CaseStudy 2 _19112016 - Case of new atrial fibrillation

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19 Nov 2016 - General

An elderly woman, with history of hypertension, previous ischameic heart disease, previous stroke, peripheral vascular disease, osteoporosis, mild cognitive impairment, chronic kidney disease, and recently diagnosed metastatic breast cancer, was admitted to hospital due to sudden onset of palpitation, chest heaviness, and minimal shortness of breath. On arrival, patient was having fast atrial fibrillation (new), with the rate around 130-140 per minute, with blood pressure of around 150/90. Her oxygenen saturation was around 96% on room air. ECG showed fast atrial fibrillation. Chest X-ray showed no consolidation, urine dipstick was normal. Blood tests showed normal full blood count, normal CRP, stable renal function, with normal eletrolytes, normal thyroid function test and liver function test. Troponin level is elevated of twice the normal value. What is your differential diagnosis ? What is your treatment, investigation and management plan ??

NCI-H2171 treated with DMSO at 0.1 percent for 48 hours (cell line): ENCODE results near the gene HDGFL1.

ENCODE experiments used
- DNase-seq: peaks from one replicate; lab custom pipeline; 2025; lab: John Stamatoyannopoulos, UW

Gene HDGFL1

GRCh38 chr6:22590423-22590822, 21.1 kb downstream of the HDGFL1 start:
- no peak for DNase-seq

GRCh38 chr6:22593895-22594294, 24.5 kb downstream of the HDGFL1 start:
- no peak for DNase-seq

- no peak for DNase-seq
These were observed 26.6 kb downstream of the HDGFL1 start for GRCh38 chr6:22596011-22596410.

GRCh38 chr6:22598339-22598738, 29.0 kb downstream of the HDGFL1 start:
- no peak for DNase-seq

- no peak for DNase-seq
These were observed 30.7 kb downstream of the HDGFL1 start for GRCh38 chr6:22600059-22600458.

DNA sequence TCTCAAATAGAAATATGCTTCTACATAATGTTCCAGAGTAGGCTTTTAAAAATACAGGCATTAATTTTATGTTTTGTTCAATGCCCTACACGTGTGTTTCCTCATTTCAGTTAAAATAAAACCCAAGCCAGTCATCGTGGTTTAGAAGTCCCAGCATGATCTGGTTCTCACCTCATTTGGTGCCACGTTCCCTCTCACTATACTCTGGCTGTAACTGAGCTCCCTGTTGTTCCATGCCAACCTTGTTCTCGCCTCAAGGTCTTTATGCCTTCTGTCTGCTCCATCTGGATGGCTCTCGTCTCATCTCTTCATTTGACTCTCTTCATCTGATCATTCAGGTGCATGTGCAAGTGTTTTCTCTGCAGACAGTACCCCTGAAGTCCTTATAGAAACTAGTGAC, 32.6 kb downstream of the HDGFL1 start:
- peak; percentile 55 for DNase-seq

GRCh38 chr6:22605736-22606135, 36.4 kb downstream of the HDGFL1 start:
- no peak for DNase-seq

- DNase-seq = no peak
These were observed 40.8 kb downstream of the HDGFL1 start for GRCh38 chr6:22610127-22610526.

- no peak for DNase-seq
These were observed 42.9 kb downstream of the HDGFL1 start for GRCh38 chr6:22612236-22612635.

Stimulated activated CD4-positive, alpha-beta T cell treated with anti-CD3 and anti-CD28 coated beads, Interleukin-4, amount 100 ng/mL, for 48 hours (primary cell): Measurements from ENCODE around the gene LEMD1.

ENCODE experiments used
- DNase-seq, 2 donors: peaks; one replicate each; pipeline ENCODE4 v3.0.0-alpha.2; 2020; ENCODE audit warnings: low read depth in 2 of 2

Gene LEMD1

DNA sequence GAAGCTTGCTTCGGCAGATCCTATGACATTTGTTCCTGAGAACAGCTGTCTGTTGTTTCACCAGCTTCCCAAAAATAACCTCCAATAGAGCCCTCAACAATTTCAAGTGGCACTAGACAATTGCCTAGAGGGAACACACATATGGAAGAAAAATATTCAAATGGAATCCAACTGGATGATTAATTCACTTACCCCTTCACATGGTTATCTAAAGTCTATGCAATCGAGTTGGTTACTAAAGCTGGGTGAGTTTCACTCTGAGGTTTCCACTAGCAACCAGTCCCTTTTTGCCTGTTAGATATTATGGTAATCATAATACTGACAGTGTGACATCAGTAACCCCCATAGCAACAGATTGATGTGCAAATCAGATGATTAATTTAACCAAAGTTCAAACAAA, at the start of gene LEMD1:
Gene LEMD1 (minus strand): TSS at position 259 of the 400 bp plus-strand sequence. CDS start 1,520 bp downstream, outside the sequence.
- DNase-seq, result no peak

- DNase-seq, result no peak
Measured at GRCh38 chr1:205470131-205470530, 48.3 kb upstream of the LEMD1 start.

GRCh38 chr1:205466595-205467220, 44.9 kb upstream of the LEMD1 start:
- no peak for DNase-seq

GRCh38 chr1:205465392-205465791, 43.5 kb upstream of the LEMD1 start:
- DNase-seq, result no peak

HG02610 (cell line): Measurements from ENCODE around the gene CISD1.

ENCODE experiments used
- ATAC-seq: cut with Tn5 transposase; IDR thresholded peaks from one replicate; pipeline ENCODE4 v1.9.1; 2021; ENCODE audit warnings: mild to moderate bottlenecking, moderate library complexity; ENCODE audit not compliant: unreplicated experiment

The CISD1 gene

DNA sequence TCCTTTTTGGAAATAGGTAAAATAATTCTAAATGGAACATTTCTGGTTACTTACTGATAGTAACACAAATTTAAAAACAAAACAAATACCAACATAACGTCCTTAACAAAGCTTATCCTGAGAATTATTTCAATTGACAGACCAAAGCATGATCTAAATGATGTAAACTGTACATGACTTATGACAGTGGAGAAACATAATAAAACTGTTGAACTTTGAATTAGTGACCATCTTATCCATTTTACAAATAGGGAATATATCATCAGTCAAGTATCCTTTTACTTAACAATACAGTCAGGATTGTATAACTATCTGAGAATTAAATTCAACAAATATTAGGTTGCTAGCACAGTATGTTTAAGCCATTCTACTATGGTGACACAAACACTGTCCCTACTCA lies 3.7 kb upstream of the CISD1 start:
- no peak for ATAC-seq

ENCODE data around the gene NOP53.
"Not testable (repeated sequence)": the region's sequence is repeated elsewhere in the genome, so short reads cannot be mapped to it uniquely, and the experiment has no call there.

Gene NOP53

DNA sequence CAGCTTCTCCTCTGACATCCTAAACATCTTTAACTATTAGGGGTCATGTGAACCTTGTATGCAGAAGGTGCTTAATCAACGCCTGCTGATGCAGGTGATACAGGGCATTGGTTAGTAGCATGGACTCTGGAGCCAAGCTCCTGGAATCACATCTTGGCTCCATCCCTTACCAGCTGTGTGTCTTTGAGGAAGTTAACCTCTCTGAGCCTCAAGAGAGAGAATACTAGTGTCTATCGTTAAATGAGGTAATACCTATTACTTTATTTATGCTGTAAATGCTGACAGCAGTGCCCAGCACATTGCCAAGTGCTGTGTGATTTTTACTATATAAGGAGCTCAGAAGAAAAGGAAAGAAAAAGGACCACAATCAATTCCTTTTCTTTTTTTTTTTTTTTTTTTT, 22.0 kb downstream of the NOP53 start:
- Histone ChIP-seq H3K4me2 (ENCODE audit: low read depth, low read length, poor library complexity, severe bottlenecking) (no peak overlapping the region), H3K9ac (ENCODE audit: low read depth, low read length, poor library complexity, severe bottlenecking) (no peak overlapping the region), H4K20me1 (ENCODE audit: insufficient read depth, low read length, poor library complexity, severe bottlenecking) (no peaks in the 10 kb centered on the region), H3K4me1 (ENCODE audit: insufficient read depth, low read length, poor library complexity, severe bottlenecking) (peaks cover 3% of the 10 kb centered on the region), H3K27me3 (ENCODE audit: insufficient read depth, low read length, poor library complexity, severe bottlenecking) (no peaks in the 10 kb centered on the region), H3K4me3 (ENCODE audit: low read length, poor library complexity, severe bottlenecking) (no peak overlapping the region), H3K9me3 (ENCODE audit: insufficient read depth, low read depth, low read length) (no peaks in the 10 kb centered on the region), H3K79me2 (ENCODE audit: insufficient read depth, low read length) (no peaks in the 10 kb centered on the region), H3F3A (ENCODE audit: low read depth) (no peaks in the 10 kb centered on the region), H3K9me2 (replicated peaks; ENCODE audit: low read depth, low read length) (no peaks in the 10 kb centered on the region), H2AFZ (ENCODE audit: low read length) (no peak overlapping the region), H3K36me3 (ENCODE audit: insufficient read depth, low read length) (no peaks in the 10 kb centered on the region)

According to a journal published by Dr. Michael Simons, he defined the common causes of chest heaviness as Unstable angina (UA) and non-ST elevation (non-Q wave) myocardial infarction (NSTEMI) wherein both differ primarily in whether the ischemia is severe enough to cause sufficient myocardial damage to release detectable quantities of a marker of myocardial injury. He mentioned in his article that Unstable angina is considered to be present in patients with ischemic symptoms suggestive of an AC...
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Yes, acute coronary syndrome of non-ST elevation myocardial infarction will definitely an important diagnosis to treat and to further investigate. Given patient is also having on-going active metastatic cancer, pulmonary embolism will be another important differential diagnosis not to be missed. Hence, this patient should be treated with loading dose of dual antiplatelet, and therapeutic dose of low molecular weight heparin. In addition, b-blocker should be given to bring down the rate of patien...
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In my opinion, this is a probable case of Acute Myocardial Infarction with Atrial Fibrillation.
I think acute MI is the primary diagnosis and atrial fibrillation is the complication of MI. One of the most common cause of atrial fibrillation is MI or ischaemic heart disease. The patient has multiple risk factors of MI. The presentation is typical and the troponin level is elevated.
The patient need immediate management of MI. Anticoagulation is essential to save her life. The AF can be m...
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